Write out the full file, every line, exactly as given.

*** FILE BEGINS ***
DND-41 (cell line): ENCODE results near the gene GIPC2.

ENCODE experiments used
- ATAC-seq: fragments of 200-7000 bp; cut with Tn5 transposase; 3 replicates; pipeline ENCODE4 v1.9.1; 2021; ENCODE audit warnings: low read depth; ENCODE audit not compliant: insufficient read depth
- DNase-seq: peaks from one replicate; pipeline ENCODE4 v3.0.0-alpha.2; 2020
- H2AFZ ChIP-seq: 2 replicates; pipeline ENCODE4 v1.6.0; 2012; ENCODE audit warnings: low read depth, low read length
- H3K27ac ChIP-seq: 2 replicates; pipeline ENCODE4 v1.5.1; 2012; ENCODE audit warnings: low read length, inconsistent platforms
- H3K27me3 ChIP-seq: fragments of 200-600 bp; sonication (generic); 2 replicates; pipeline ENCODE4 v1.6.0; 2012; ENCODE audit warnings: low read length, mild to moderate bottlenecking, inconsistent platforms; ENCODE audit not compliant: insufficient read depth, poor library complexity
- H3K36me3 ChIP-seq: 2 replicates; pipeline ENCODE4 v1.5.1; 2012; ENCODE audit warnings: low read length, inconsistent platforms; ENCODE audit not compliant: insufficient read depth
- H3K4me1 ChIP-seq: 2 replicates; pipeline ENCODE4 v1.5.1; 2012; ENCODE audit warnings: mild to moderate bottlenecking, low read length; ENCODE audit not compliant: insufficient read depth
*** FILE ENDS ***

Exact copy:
DND-41 (cell line): ENCODE results near the gene GIPC2.

ENCODE experiments used
- ATAC-seq: fragments of 200-7000 bp; cut with Tn5 transposase; 3 replicates; pipeline ENCODE4 v1.9.1; 2021; ENCODE audit warnings: low read depth; ENCODE audit not compliant: insufficient read depth
- DNase-seq: peaks from one replicate; pipeline ENCODE4 v3.0.0-alpha.2; 2020
- H2AFZ ChIP-seq: 2 replicates; pipeline ENCODE4 v1.6.0; 2012; ENCODE audit warnings: low read depth, low read length
- H3K27ac ChIP-seq: 2 replicates; pipeline ENCODE4 v1.5.1; 2012; ENCODE audit warnings: low read length, inconsistent platforms
- H3K27me3 ChIP-seq: fragments of 200-600 bp; sonication (generic); 2 replicates; pipeline ENCODE4 v1.6.0; 2012; ENCODE audit warnings: low read length, mild to moderate bottlenecking, inconsistent platforms; ENCODE audit not compliant: insufficient read depth, poor library complexity
- H3K36me3 ChIP-seq: 2 replicates; pipeline ENCODE4 v1.5.1; 2012; ENCODE audit warnings: low read length, inconsistent platforms; ENCODE audit not compliant: insufficient read depth
- H3K4me1 ChIP-seq: 2 replicates; pipeline ENCODE4 v1.5.1; 2012; ENCODE audit warnings: mild to moderate bottlenecking, low read length; ENCODE audit not compliant: insufficient read depth